- All of Us Research Program: On May 6, 2018, NIH officially launched the All of Us Research Program after completing its beta testing phase. All of Us will include one million people aged 18 and older to participate for at least a decade. Participants will answer survey questions and share their electronic health records. Some participants may be asked to provide biological samples and share data from wearable devices. All of Us aims to inform precision medicine by helping researchers understand how an individual’s environment, lifestyle, and genetics influence their health.
- Brain Research through Advancing Innovative Neurotechnologies (BRAIN) Initiative:
- On April 9-11 2018, the NIH BRAIN Initiative convened the 4th annual BRAIN Initiative Investigators Meeting. Attendees included BRAIN Initiative awardees, NIH staff and leadership, leadership from the contributing federal agencies, representatives and investigators from participating non-federal organizations, as well as members of the media, the public, and Congress. Participants discussed scientific developments and potential new directions, and identified areas for collaboration and research coordination.
- On April 24, 2018 NIH announced the new Advisory Committee to the Director (ACD) BRAIN Initiative Working Group 2.0. This ACD working group is charged with providing scientific guidance to the ACD on how to best accomplish the ambitious vision of the BRAIN Initiative considering the current state of neuroscience. The working group will review BRAIN Initiative activities and progress, suggest changes to goals outlined in BRAIN 2025: A Scientific Vision, and identify new opportunities for research and technology development.
- Helping to End Addiction Long-term (HEAL) Initiative: In April 2018, NIH launched the HEAL Initiative, an aggressive, trans-agency effort to speed scientific solutions to stem the national opioid crisis. The HEAL Initiative will bolster research across NIH to prevent addiction through enhanced pain management and improve treatments for opioid misuse disorder and addiction. This Initiative will build on well-established NIH-funded research that led to medications to treat opioid use disorder and non-drug methods to manage pain.
- Inflammatory Markers for Early Detection and Subtyping of Neurodegenerative and Mood Disorders: On April 26, 2018, the Foundation for the NIH (FNIH), a public-private partnership to support the mission of NIH, launched a new project to examine brain inflammatory processes in Alzheimer’s disease (AD) and major depressive disorder (MDD). Under the auspices of the FNIH Biomarkers Consortium, this effort focuses on identifying and developing unique inflammatory biosignatures (combinations of biomarkers) in individuals with AD and MDD. Such biosignatures may inform novel, tailored, therapeutics for neurodegenerative and mood disorders.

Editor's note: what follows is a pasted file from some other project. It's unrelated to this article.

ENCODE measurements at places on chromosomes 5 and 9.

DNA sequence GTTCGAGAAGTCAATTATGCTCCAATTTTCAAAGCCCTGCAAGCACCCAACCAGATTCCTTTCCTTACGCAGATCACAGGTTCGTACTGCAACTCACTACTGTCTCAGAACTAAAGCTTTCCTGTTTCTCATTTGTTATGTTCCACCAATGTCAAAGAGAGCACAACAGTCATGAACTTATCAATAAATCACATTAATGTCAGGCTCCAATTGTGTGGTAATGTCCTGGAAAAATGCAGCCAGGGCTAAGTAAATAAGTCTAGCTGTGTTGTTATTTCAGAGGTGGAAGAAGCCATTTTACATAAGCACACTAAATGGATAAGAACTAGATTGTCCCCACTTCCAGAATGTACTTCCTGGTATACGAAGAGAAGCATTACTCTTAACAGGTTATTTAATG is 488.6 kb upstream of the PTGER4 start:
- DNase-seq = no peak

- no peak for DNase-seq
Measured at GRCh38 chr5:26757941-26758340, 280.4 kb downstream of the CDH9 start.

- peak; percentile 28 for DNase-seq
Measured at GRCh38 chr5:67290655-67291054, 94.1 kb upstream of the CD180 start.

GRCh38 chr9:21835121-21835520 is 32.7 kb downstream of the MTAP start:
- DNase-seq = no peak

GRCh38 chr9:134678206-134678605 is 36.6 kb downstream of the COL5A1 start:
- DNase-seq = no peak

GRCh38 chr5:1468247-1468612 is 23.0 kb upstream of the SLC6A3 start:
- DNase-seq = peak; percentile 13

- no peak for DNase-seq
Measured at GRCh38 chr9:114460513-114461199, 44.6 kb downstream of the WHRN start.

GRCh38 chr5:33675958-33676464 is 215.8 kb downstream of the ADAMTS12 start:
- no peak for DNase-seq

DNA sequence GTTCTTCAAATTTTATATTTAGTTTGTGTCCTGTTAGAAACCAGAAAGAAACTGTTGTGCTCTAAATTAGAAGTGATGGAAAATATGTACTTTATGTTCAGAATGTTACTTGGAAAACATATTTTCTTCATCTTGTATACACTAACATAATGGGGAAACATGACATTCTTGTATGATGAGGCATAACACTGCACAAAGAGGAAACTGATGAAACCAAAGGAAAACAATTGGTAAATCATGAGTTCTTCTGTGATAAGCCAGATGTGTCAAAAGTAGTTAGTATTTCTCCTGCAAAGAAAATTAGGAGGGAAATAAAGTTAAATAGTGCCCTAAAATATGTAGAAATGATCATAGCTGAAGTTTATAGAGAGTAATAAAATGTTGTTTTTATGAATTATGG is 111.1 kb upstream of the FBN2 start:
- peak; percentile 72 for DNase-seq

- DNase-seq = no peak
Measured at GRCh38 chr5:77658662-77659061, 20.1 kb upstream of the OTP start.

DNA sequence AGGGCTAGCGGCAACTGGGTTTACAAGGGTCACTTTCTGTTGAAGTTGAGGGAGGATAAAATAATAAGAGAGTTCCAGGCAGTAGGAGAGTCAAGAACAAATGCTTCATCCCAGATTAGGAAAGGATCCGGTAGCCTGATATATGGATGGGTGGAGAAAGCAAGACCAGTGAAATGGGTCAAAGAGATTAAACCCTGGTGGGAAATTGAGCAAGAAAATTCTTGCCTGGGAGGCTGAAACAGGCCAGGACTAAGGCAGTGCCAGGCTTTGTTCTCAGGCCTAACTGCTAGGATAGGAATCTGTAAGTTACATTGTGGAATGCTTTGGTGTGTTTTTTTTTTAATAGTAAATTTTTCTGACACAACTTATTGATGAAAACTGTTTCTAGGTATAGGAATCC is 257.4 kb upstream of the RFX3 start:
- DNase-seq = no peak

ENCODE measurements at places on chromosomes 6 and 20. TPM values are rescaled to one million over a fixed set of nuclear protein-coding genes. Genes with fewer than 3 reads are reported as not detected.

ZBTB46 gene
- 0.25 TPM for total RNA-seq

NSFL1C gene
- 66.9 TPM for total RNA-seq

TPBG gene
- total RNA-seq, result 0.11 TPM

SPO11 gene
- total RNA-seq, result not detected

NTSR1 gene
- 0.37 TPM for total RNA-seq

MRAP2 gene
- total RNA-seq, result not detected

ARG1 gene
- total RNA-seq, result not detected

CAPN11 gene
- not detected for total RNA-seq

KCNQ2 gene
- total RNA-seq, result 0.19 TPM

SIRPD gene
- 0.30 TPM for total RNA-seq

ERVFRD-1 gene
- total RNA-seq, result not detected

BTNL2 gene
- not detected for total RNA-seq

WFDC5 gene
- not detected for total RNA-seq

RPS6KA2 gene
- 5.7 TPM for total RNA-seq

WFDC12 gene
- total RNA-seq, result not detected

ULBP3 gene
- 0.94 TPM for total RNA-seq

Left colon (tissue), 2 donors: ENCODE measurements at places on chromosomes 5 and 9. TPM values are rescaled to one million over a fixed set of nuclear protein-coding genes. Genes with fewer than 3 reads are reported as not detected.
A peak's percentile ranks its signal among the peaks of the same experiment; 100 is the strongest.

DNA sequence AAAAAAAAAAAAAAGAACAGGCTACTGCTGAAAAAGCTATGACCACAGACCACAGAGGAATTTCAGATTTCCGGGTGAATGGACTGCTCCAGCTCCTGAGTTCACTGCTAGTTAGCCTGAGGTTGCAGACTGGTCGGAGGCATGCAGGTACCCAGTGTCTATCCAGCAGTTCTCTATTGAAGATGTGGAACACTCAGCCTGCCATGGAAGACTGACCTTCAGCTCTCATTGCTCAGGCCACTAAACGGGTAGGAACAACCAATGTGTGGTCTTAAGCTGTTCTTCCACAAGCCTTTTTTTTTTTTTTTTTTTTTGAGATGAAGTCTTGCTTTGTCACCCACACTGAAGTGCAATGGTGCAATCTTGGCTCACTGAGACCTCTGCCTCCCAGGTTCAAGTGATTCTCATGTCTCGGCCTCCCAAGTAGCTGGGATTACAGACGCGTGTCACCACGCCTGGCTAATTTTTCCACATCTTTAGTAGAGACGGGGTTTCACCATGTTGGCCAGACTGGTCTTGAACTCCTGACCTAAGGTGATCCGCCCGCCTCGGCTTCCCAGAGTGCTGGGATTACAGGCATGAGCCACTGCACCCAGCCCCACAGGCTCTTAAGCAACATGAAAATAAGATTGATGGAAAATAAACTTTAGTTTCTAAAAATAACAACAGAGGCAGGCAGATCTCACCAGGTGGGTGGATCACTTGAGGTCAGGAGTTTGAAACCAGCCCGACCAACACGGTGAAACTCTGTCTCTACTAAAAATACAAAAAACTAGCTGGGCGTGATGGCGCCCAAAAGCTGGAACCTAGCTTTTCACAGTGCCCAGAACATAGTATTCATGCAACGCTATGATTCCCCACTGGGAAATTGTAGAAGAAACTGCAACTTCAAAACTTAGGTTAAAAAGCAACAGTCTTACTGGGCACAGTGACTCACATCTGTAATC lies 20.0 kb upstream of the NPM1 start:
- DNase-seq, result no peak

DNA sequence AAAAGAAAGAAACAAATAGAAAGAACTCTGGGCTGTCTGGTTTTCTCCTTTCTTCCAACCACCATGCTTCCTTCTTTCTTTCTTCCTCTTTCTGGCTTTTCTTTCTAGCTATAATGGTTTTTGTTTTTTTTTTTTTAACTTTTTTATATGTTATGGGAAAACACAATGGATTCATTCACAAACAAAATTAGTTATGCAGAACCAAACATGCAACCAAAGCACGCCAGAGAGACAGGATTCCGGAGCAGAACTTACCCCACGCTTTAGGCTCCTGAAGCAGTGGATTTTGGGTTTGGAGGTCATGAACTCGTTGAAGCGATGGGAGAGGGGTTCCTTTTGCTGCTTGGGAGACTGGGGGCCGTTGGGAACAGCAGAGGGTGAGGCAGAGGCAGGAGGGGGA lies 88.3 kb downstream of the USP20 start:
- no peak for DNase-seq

HHS Director and Directions
- New HHS Secretary’s First Official Visit to NIH: Alex Azar, J.D., was sworn in as 21st Secretary of the Department of Health and Human Services (HHS) on January 24, 2018. Secretary Azar spoke at an NIH town hall meeting on March 20, 2018 where he discussed the mission of HHS and outlined key priorities such as addressing the opioid crisis. Secretary Azar answered NIH staff questions on several topics, including the role of NIH in disseminating scientific findings, attracting diverse scientific workforce talent from around the world, and balancing domestic and global health research. He thanked NIH for its role in supporting the HHS mission to enhance the health and wellbeing of all individuals. Prior to the town hall meeting, Secretary Azar visited patients in the NIH Clinical Center and met with Dr. Gordon and other NIH Institute Directors.
- New HHS Strategic Plan: In February 2018, HHS released its Strategic Plan for FY 2018 - FY 2022. The new Strategic Plan outlines five strategic goals: Strategic Goal 1 focuses on the nation’s healthcare system; Strategic Goal 2 is aimed at informed choices for healthier living, prevention of communicable diseases, reducing the impact of mental and substance use disorders, and preparation for public health emergencies; Strategic Goal 3 relates to economic and social factors facing Americans; Strategic Goal 4 is aimed at advancing the impact of science by improving epidemiology and laboratory services, expanding scientific workforce capacity and infrastructure, advancing both basic and applied science, and informing evidence-based healthcare practices; and, Strategic Goal 5 focuses on effective and efficient management and stewardship.
Federal Autism Coordination
- New National Autism Coordinator: HHS Secretary Alex Azar designated NIMH’s Ann Wagner, Ph.D. as the National Autism Coordinator. Dr. Wagner will play a vital role in ensuring the implementation of autism spectrum disorder (ASD) research, services, and support activities across federal agencies. This role will complement the activities of the Interagency Autism Coordinating Committee, which includes public and federal members, takes place in a public forum, and focuses on sharing information about ongoing activities and providing advice to the Secretary of HHS on issues related to ASD. Dr. Wagner is currently the Chief of the Biomarker and Intervention Development for Childhood-Onset Mental Disorders Branch in the NIMH Division of Translational Research where she oversees the NIMH Autism Research program. Dr. Wagner also serves as Chair of the NIH Autism Coordinating Committee.